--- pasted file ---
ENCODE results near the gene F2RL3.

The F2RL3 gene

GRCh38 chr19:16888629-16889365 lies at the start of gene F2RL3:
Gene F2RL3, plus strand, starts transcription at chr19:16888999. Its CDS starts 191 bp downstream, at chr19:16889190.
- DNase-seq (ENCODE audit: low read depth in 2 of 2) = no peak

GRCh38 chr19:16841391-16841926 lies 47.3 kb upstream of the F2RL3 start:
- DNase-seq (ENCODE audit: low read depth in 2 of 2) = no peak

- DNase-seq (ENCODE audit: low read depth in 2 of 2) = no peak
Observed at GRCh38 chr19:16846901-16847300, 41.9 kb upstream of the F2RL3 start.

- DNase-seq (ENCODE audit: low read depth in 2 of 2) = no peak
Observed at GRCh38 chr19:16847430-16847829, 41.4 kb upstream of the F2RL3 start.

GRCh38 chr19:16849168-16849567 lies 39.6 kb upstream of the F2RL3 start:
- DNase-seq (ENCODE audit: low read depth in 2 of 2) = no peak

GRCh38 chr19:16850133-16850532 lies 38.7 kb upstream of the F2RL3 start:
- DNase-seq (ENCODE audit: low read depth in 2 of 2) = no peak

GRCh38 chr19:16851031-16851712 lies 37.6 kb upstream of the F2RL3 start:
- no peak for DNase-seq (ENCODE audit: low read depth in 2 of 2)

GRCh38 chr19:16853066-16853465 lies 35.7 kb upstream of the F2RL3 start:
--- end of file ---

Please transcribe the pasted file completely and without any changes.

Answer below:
ENCODE results near the gene F2RL3.

The F2RL3 gene

GRCh38 chr19:16888629-16889365 lies at the start of gene F2RL3:
Gene F2RL3, plus strand, starts transcription at chr19:16888999. Its CDS starts 191 bp downstream, at chr19:16889190.
- DNase-seq (ENCODE audit: low read depth in 2 of 2) = no peak

GRCh38 chr19:16841391-16841926 lies 47.3 kb upstream of the F2RL3 start:
- DNase-seq (ENCODE audit: low read depth in 2 of 2) = no peak

- DNase-seq (ENCODE audit: low read depth in 2 of 2) = no peak
Observed at GRCh38 chr19:16846901-16847300, 41.9 kb upstream of the F2RL3 start.

- DNase-seq (ENCODE audit: low read depth in 2 of 2) = no peak
Observed at GRCh38 chr19:16847430-16847829, 41.4 kb upstream of the F2RL3 start.

GRCh38 chr19:16849168-16849567 lies 39.6 kb upstream of the F2RL3 start:
- DNase-seq (ENCODE audit: low read depth in 2 of 2) = no peak

GRCh38 chr19:16850133-16850532 lies 38.7 kb upstream of the F2RL3 start:
- DNase-seq (ENCODE audit: low read depth in 2 of 2) = no peak

GRCh38 chr19:16851031-16851712 lies 37.6 kb upstream of the F2RL3 start:
- no peak for DNase-seq (ENCODE audit: low read depth in 2 of 2)

GRCh38 chr19:16853066-16853465 lies 35.7 kb upstream of the F2RL3 start: